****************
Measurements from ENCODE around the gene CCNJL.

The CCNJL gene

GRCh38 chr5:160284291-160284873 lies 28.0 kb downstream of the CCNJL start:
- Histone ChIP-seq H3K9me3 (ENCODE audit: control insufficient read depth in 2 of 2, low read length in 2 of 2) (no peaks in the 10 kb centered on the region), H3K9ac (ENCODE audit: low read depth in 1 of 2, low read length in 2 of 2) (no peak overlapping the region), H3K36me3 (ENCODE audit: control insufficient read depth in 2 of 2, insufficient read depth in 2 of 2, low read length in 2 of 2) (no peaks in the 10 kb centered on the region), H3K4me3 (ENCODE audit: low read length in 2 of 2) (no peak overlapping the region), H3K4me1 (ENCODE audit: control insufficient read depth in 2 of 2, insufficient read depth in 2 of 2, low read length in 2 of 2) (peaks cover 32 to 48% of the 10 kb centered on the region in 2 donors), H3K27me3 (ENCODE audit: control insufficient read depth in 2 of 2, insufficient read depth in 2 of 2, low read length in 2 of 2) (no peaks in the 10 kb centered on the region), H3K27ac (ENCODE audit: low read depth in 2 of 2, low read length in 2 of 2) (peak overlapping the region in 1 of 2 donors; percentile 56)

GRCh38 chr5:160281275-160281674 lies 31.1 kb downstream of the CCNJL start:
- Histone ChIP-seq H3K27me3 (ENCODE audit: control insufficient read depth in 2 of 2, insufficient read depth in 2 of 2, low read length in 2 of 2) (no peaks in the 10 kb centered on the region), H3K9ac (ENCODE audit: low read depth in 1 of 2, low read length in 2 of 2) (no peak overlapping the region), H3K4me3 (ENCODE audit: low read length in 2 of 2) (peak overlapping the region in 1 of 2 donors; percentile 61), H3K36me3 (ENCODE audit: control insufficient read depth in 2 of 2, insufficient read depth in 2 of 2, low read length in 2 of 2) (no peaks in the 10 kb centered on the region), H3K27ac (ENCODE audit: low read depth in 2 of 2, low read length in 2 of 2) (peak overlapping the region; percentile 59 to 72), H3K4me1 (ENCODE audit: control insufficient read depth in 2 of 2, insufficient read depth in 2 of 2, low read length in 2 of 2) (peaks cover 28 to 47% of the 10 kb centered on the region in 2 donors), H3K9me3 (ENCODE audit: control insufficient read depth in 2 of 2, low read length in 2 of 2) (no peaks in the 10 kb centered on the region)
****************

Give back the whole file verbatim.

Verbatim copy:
Measurements from ENCODE around the gene CCNJL.

The CCNJL gene

GRCh38 chr5:160284291-160284873 lies 28.0 kb downstream of the CCNJL start:
- Histone ChIP-seq H3K9me3 (ENCODE audit: control insufficient read depth in 2 of 2, low read length in 2 of 2) (no peaks in the 10 kb centered on the region), H3K9ac (ENCODE audit: low read depth in 1 of 2, low read length in 2 of 2) (no peak overlapping the region), H3K36me3 (ENCODE audit: control insufficient read depth in 2 of 2, insufficient read depth in 2 of 2, low read length in 2 of 2) (no peaks in the 10 kb centered on the region), H3K4me3 (ENCODE audit: low read length in 2 of 2) (no peak overlapping the region), H3K4me1 (ENCODE audit: control insufficient read depth in 2 of 2, insufficient read depth in 2 of 2, low read length in 2 of 2) (peaks cover 32 to 48% of the 10 kb centered on the region in 2 donors), H3K27me3 (ENCODE audit: control insufficient read depth in 2 of 2, insufficient read depth in 2 of 2, low read length in 2 of 2) (no peaks in the 10 kb centered on the region), H3K27ac (ENCODE audit: low read depth in 2 of 2, low read length in 2 of 2) (peak overlapping the region in 1 of 2 donors; percentile 56)

GRCh38 chr5:160281275-160281674 lies 31.1 kb downstream of the CCNJL start:
- Histone ChIP-seq H3K27me3 (ENCODE audit: control insufficient read depth in 2 of 2, insufficient read depth in 2 of 2, low read length in 2 of 2) (no peaks in the 10 kb centered on the region), H3K9ac (ENCODE audit: low read depth in 1 of 2, low read length in 2 of 2) (no peak overlapping the region), H3K4me3 (ENCODE audit: low read length in 2 of 2) (peak overlapping the region in 1 of 2 donors; percentile 61), H3K36me3 (ENCODE audit: control insufficient read depth in 2 of 2, insufficient read depth in 2 of 2, low read length in 2 of 2) (no peaks in the 10 kb centered on the region), H3K27ac (ENCODE audit: low read depth in 2 of 2, low read length in 2 of 2) (peak overlapping the region; percentile 59 to 72), H3K4me1 (ENCODE audit: control insufficient read depth in 2 of 2, insufficient read depth in 2 of 2, low read length in 2 of 2) (peaks cover 28 to 47% of the 10 kb centered on the region in 2 donors), H3K9me3 (ENCODE audit: control insufficient read depth in 2 of 2, low read length in 2 of 2) (no peaks in the 10 kb centered on the region)